Chest freezers are ugly beasts. If you don’t have an appropriate garage or other outbuilding then you’re stuck with keeping it in the house. Building a cabinet around it so it blends in with the rest of the kitchen helps to hide it well.
The freezer this cabinet was designed for is a Fridgemaster MCF198_WH Chest Freezer. It was £199 (before any discounts) at time of writing.
You can download the .skp file to import into SketchUp here: https://phil.lavin.me.uk/downloads/Freezer-Cabinet.skp
Because the lid is fairly heavy and the handle is a standard cupboard handle which screws in from the back, I had to modify it slightly. I drilled out the screw holes on the back of the handle to 5.5mm and then tapped them to a 6mm thread. I screwed 6mm threaded rod into this hole, approx 25cm long, then drilled 6mm holes about 25cm deep in the front of the worktop. Gorilla glue was applied into the worktop holes to fix the rod in firmly.
Lid Opening Mechanism
As the wooden lid opens, it also needs to lift open the lid of the freezer. This requires a sliding mechanism between the two lids. They are “Connect Fitting for Integrated Appliance Cabinet Doors”. Here’s what one looks like:
The idea is to allow the lid of the freezer to slide towards the back of the wooden lid as it lifts up. Here’s what that looks like, in practice:
The lid is incredibly heavy and supporting it whilst rooting around in the freezer is a challenge. Gas struts can help with this. Gas struts are retracting tubes filled with gas which will automatically extend themselves and support a significant weight when they reach a certain level of manual extension. You very likely have them on your car boot and/or bonnet.
You can pick up gas struts from plenty of websites. These are the ones I used. Make sure you get ‘Adjustable Force’ struts. These come with a small screw on them which you can open to release some of the gas as even a 700N strut is incredibly strong and you will not be able to close the freezer lid without first releasing some of the gas. When adjusting the struts, it’s a good idea to do them individually. I.e. attach and adjust the first strut until you can close the lid with minimal downward force, detach the first strut, attach and adjust the second strut as with the first, attach both struts. If each strut can hold the weight of the lid individually, it means you haven’t over-adjusted one of the struts, as they may not come with exactly the same amount of gas in. Once both struts are fitted, you may want to release a tiny bit of gas from each of them to allow the lid to close easier but see how they feel.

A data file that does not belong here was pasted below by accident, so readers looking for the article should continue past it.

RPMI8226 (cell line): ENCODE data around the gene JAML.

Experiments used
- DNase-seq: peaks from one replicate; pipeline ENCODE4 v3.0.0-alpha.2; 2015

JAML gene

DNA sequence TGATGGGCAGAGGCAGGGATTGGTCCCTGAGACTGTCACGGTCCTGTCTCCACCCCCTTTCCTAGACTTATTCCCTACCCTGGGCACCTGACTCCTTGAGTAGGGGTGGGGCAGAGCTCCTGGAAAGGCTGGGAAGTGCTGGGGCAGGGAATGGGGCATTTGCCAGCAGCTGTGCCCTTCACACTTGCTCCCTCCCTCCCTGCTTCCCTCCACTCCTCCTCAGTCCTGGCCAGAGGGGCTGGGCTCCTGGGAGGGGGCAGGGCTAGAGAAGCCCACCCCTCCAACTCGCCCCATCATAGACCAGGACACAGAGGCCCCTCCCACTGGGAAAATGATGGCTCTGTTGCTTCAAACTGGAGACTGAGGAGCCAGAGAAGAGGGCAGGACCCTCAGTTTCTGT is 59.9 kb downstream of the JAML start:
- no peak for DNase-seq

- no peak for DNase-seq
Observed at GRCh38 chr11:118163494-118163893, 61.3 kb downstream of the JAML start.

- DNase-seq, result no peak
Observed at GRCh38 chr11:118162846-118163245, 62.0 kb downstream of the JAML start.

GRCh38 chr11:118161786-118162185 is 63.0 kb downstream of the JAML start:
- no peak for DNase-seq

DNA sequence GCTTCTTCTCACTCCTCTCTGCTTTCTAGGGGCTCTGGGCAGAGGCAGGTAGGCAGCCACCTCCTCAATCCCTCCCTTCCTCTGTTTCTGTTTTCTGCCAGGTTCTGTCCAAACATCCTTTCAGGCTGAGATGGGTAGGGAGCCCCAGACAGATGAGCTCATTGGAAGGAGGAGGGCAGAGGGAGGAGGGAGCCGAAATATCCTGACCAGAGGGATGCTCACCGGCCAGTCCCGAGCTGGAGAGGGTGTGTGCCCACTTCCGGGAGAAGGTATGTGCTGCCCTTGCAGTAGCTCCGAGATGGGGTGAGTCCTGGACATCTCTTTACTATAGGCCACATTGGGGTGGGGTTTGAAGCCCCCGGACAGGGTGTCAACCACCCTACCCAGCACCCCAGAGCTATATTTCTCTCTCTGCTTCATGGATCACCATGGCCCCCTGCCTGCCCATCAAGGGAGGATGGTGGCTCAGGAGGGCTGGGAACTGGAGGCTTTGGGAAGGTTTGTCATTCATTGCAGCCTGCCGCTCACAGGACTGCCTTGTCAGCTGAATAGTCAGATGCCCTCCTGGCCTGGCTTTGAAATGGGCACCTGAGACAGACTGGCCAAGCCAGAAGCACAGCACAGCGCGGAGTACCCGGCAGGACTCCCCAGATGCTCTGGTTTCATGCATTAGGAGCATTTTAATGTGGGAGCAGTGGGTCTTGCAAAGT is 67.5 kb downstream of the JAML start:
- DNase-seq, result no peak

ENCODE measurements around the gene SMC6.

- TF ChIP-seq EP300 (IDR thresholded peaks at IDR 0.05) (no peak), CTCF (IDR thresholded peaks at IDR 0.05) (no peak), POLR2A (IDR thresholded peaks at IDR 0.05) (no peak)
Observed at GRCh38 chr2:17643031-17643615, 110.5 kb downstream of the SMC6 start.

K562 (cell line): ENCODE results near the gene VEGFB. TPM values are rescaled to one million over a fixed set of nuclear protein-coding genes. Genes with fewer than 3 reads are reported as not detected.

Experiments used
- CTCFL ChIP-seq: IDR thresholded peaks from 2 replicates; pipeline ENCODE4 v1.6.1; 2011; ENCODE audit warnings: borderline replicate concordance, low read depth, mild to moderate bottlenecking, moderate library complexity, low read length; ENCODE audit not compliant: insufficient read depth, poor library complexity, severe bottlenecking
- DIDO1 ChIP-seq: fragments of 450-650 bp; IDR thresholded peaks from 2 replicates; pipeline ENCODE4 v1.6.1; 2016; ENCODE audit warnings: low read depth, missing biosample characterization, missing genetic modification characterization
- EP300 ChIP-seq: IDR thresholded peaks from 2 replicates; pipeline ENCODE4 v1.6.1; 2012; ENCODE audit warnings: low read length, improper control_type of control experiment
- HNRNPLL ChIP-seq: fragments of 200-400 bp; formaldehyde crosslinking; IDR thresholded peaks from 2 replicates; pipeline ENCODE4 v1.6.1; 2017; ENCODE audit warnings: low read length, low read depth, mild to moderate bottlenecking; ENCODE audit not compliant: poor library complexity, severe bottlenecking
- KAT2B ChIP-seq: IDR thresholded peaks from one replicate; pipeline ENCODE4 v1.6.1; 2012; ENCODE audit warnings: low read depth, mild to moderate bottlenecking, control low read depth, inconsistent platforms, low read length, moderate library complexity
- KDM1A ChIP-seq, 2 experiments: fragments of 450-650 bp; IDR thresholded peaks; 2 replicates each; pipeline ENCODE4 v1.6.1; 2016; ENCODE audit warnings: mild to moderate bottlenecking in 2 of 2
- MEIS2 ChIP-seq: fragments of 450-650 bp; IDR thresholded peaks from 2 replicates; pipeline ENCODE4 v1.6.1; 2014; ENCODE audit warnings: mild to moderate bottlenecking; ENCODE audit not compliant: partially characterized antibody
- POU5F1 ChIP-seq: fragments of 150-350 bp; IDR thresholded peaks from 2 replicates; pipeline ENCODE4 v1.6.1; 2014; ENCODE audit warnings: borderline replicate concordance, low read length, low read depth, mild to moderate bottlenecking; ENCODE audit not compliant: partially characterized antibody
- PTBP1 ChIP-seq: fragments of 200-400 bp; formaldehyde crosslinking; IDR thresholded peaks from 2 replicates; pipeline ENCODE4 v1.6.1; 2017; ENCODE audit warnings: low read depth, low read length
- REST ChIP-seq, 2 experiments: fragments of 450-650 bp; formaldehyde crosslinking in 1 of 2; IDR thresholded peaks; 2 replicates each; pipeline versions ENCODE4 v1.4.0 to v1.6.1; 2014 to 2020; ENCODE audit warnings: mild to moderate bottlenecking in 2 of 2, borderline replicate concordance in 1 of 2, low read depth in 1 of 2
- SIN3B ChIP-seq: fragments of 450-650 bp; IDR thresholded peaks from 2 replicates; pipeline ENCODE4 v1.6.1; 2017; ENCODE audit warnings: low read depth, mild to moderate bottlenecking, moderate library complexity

There’s plenty of decent gas strut calculators online which will show you the strut force required for your application (I’d be very surprised if it was ever over 700N for a freezer!) but also the optimum fixing angles in terms of distance from the hinge, etc. Here’s a good one.
In my case, I bought has struts with a ball and socket joint on one end and a bracket on the other. The ball part of the ball and socket joint had an M6 bolt which screwed nicely into M6 insert nuts, fixed in with some gorilla glue and locktite. The bracket fixed to the wooden lid. I had to rout out large slots in the cabinet frame so the struts had somewhere to go when the lid was closed. To make this easier, you could just make the cabinet another 60mm or so wider so you have 30mm gaps either side of the freezer for the struts to sit in.
Another point to note is that, in the closed state, the struts are incredibly strong. This means they will pull the front part of the lid away from the back part with some significant force. This will, effectively, stretch your hinges… so make sure you use decent heavy duty hinges. Never unscrew your hinges without first detaching the gas struts! It will force the lid forward and rip your cabinet apart.
Photos of the gas strut fixings are below. Here’s a video of the mechanism. Please excuse the lack of paint – it still needs painting following the modification to add struts.
The cabinet is made from the following materials:
- Frame: 40mm x 40mm planed square edge timber
- Panels: 18mm MDF
- Lid: 40mm white oak worktop
- Hinges: HAFELE Folding Table Hinges (Chrome)
- Handle: Second Nature Yard Cupboard Handle (224mm centres / satin copper)
- Gas Struts: 700N Adjustable Force Gas Struts
- Paint: Johnstones Water Based Satin (mixed to Farrow and Ball “Mole’s Breath” colour)
- Top Oil: Base coat of Osmo Wood Protector (Clear), Top coats of Osmo Top Oil (Clear, Satin)